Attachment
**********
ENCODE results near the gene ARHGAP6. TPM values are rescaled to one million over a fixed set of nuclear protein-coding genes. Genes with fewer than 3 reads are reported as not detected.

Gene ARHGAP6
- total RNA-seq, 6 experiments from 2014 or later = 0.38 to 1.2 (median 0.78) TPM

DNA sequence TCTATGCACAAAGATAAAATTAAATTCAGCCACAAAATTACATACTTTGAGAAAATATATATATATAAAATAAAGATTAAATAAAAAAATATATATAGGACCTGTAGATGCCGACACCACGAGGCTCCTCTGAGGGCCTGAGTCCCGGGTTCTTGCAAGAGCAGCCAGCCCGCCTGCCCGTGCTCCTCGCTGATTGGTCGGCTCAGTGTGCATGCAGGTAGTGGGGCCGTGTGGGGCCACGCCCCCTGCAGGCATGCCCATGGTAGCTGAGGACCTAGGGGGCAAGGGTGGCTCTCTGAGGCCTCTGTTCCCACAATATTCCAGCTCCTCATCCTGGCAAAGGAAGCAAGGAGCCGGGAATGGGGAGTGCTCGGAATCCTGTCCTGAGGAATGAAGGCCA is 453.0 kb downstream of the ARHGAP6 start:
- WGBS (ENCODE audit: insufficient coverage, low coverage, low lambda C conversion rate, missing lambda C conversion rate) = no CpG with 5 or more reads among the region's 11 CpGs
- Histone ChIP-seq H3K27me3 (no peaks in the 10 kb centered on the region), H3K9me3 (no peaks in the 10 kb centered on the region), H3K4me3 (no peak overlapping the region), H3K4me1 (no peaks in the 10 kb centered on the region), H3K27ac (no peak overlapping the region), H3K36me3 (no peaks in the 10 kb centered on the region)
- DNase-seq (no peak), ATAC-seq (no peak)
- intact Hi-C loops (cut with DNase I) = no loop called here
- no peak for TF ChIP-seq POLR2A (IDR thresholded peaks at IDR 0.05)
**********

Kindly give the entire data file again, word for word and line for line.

ENCODE results near the gene ARHGAP6. TPM values are rescaled to one million over a fixed set of nuclear protein-coding genes. Genes with fewer than 3 reads are reported as not detected.

Gene ARHGAP6
- total RNA-seq, 6 experiments from 2014 or later = 0.38 to 1.2 (median 0.78) TPM

DNA sequence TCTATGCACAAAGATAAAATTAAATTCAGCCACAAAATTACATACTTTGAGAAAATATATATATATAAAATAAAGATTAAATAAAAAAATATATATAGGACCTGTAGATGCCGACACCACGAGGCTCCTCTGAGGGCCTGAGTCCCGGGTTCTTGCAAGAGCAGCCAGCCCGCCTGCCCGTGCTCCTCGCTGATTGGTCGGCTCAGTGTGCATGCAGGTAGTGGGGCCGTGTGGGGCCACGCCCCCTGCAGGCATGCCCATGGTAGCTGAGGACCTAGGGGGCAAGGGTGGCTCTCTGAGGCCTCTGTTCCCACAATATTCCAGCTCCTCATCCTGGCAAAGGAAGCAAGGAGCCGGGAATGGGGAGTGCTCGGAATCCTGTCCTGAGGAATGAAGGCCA is 453.0 kb downstream of the ARHGAP6 start:
- WGBS (ENCODE audit: insufficient coverage, low coverage, low lambda C conversion rate, missing lambda C conversion rate) = no CpG with 5 or more reads among the region's 11 CpGs
- Histone ChIP-seq H3K27me3 (no peaks in the 10 kb centered on the region), H3K9me3 (no peaks in the 10 kb centered on the region), H3K4me3 (no peak overlapping the region), H3K4me1 (no peaks in the 10 kb centered on the region), H3K27ac (no peak overlapping the region), H3K36me3 (no peaks in the 10 kb centered on the region)
- DNase-seq (no peak), ATAC-seq (no peak)
- intact Hi-C loops (cut with DNase I) = no loop called here
- no peak for TF ChIP-seq POLR2A (IDR thresholded peaks at IDR 0.05)